All The Way

frankI’ll never forget the moment that I saw my very first Frank Sinatra record.

I was in Birmingham, Alabama, at the National Speech and Debate competition with my coach and two team members. We’d just gotten breakfast in this great little restaurant in Birmingham and saw an old record shop near where we’d parked. Naturally, there was no choice but to go inside.

It was up a narrow flight of wooden stairs, located in a tiny little room stuffed to the roof with records. Old movie posters covered the walls, tables and tables were filled with every record imaginable. The floor was covered in a thin carpet. Morning sunlight streamed through the windows and the air, of course, smelled slightly damp in the summer humidity. The shop had an old smell, and of course some music was playing from the corner.

I found the Frank records as soon as I possibly could, and purchased three, along with a Dean Martin record. For the rest of the trip in Birmingham they were my precious little find. I wrapped them carefully in my suitcase and prayed they would be safe on the trip back across the country.

And even more than that moment of finding the records in Birmingham, a moment where the sunlight streaming through the windows reflected off of the records like they were gold, is the moment when I got home and turned one on.

The very first song that I ever heard Frank Sinatra sing on a record player was “All the Way.”

I’d listened to Frank nonstop for years, but I’d never heard him on an actual record player until that very moment. My mom placed the needle on the record, and sound came out of the record player as if by magic. And then, in that really close yet somehow faraway and incredibly clear sound that a record player makes, he began singing.

“When somebody loves you, it’s no good unless he loves you all the way…taller than the tallest tree is, that’s how it’s got tofrankie feel. Deeper than the deep blue sea is, that’s how deep it goes if it’s real.”

I couldn’t help myself. I put my head in my hands and started crying. It’s been a while since I posted anything about Frank Sinatra, but most of you know that I’m a pretty big admirer of his. And when I heard that sound for the first time, it just got to me in a way I hadn’t expected.

Tonight I’m thinking about that experience, about how it felt. And it makes me grateful for beautiful things, and precious moments. For special things that tug at your heart and make you feel that deeply.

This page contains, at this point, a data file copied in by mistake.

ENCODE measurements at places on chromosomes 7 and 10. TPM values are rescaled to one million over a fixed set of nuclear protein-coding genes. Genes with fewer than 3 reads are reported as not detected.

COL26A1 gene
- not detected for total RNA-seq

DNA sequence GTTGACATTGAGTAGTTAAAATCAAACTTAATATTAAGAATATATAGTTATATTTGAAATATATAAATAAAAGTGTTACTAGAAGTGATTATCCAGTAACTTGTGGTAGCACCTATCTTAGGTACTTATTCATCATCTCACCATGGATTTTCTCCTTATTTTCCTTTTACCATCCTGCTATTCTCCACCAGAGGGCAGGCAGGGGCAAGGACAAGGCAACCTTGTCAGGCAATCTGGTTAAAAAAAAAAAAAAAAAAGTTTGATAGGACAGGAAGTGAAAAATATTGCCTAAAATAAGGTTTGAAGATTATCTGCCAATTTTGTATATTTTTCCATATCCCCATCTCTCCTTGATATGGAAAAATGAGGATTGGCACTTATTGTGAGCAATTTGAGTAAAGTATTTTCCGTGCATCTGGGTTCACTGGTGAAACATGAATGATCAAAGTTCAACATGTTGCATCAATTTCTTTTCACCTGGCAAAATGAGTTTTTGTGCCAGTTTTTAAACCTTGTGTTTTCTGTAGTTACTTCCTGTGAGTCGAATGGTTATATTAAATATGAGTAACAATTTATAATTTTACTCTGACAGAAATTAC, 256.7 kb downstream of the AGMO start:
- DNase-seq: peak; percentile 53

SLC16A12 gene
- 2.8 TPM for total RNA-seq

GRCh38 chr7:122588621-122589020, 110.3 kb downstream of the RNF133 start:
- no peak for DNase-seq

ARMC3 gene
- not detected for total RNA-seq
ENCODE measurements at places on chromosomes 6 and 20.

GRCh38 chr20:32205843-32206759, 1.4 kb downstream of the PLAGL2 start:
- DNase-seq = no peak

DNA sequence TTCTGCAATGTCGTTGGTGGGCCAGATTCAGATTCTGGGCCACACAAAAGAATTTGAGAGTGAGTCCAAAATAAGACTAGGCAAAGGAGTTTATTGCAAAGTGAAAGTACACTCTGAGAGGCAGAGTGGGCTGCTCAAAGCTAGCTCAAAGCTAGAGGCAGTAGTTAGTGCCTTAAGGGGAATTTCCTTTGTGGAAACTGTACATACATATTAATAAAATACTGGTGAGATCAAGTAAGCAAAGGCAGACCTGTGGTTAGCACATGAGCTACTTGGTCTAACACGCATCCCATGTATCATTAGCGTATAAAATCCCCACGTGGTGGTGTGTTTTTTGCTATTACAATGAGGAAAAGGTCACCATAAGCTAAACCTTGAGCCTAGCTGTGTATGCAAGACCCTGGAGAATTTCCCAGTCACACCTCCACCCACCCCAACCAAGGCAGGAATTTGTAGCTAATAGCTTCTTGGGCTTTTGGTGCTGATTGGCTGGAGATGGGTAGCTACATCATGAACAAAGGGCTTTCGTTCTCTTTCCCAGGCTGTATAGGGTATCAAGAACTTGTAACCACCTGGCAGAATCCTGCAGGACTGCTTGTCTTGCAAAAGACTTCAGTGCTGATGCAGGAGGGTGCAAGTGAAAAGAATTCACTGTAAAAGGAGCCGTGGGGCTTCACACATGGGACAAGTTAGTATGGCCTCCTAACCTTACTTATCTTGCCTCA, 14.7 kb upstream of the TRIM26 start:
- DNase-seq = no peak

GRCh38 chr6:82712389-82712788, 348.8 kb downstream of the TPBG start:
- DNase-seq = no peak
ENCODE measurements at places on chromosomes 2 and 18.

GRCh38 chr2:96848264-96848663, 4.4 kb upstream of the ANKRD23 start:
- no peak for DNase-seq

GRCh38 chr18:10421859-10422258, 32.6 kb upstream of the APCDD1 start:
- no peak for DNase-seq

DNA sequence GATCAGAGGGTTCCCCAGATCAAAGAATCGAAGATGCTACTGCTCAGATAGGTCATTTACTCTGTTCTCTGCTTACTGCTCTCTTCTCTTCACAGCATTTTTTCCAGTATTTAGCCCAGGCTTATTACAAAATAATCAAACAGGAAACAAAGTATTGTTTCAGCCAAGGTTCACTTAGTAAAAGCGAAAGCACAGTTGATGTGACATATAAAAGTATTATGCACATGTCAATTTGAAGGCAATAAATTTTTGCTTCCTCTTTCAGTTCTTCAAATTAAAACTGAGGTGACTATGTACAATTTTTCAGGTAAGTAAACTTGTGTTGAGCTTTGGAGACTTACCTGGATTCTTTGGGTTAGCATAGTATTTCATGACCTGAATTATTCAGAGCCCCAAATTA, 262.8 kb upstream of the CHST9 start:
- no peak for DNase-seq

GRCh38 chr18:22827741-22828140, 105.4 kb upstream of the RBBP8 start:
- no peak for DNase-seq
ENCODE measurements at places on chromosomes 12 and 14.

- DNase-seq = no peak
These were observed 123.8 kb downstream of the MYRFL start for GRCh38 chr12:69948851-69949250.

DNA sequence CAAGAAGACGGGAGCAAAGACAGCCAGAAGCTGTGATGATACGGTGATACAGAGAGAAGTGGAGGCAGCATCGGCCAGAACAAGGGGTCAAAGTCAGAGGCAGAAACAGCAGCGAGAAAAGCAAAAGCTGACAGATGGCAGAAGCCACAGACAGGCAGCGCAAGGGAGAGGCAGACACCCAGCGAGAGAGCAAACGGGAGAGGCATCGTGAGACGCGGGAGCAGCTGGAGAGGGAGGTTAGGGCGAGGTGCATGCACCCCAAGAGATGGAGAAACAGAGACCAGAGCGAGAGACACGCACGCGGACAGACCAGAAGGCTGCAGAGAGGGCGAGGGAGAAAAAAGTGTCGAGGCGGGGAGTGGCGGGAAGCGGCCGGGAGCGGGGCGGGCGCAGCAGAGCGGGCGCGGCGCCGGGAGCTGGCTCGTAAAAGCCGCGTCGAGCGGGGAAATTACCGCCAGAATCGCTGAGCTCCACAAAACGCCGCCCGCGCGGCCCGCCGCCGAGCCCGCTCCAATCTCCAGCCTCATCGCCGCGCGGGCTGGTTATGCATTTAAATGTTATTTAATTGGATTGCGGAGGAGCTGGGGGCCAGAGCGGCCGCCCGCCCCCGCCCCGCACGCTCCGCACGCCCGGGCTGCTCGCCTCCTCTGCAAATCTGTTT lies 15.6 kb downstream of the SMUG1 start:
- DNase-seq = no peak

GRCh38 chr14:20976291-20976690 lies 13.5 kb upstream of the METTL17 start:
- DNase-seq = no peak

“Who knows where the road will lead us

Only a fool would say

But if you let me love you

It’s for sure I’m gonna love you, all the way…”

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Ad-Lib Blues

I was waiting for an event. Not edge of my seat waiting, but lounging back with patience waiting. (Which, knowing my capacity for patience, is actually extremely impressive.) It has been so long since I’ve published a post on Singing About Sinatra, to my ultimate shame, I’m afraid, that I was waiting for something tremendous to happen. Something incredible to write about that would make this lapse in writing justified and spring us into another round of commemorative posts. I was waiting for an event, not really expecting one, truthfully.

This morning, it happened. IT HAPPENED!

I was driving to work, about a 25-30 minute commute. I got in the car, plugged in bluesmy music, pressed on my Frank playlist, and went on my merry way. I don’t know how many of you have experienced a time when the shuffle feature decided to tell a story to you. But, this morning, this very thing happened to me. Here is the story it told me:

  1. One For My Baby
  2. Taking A Chance On Love
  3. How Could You Do A Thing Like That To Me?
  4. Someone To Watch Over Me
  5. Put Your Dreams Away
  6. You Make Me Feel So Young
  7. You’ll Get Yours
  8. When Somebody Loves You

The shuffle feature decided to tell me a story about a heart broken man singing in a bar about love gone wrong, who then decides that he’ll take a chance again – a chance on this love business, which apparently then goes horribly wrong AGAIN, in which case we’d all need a shoulder to cry on, which shoulder apparently turns out to accidentally fall in love with our resilient character, and brings him youthful joy, and then leaves – breaking his heart yet again- leaving him in a state to sing that it will probably happen to said lover once more, at which point our character writes an essay on love and what it REALLY means to love somebody.

So, the story itself doesn’t have an incredibly happy ending, but I thought about it all day at work. Why? Because songs themselves are stories- expressions of life. And when you have a string of them put together in such a lovely fashion that the individual stories come together and tell you an even grander story, that is really quite something.

That, is Frank Sinatra.